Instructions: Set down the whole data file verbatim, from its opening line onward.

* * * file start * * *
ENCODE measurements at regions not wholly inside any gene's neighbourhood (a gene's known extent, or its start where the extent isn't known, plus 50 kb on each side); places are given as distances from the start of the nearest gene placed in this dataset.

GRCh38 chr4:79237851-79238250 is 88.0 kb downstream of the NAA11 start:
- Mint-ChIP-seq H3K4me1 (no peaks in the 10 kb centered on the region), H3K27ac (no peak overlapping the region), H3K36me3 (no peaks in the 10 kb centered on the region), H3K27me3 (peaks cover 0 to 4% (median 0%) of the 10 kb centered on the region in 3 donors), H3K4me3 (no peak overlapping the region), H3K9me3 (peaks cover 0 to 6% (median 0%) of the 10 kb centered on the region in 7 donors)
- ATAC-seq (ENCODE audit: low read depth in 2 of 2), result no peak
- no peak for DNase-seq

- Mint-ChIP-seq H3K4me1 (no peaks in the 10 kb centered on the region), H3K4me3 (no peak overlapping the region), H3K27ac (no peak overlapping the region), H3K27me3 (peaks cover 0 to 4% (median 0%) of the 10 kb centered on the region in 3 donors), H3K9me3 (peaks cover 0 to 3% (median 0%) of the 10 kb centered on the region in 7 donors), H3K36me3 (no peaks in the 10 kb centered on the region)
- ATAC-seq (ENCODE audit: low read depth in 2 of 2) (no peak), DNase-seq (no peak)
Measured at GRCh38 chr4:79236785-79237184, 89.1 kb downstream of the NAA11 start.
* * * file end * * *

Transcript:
ENCODE measurements at regions not wholly inside any gene's neighbourhood (a gene's known extent, or its start where the extent isn't known, plus 50 kb on each side); places are given as distances from the start of the nearest gene placed in this dataset.

GRCh38 chr4:79237851-79238250 is 88.0 kb downstream of the NAA11 start:
- Mint-ChIP-seq H3K4me1 (no peaks in the 10 kb centered on the region), H3K27ac (no peak overlapping the region), H3K36me3 (no peaks in the 10 kb centered on the region), H3K27me3 (peaks cover 0 to 4% (median 0%) of the 10 kb centered on the region in 3 donors), H3K4me3 (no peak overlapping the region), H3K9me3 (peaks cover 0 to 6% (median 0%) of the 10 kb centered on the region in 7 donors)
- ATAC-seq (ENCODE audit: low read depth in 2 of 2), result no peak
- no peak for DNase-seq

- Mint-ChIP-seq H3K4me1 (no peaks in the 10 kb centered on the region), H3K4me3 (no peak overlapping the region), H3K27ac (no peak overlapping the region), H3K27me3 (peaks cover 0 to 4% (median 0%) of the 10 kb centered on the region in 3 donors), H3K9me3 (peaks cover 0 to 3% (median 0%) of the 10 kb centered on the region in 7 donors), H3K36me3 (no peaks in the 10 kb centered on the region)
- ATAC-seq (ENCODE audit: low read depth in 2 of 2) (no peak), DNase-seq (no peak)
Measured at GRCh38 chr4:79236785-79237184, 89.1 kb downstream of the NAA11 start.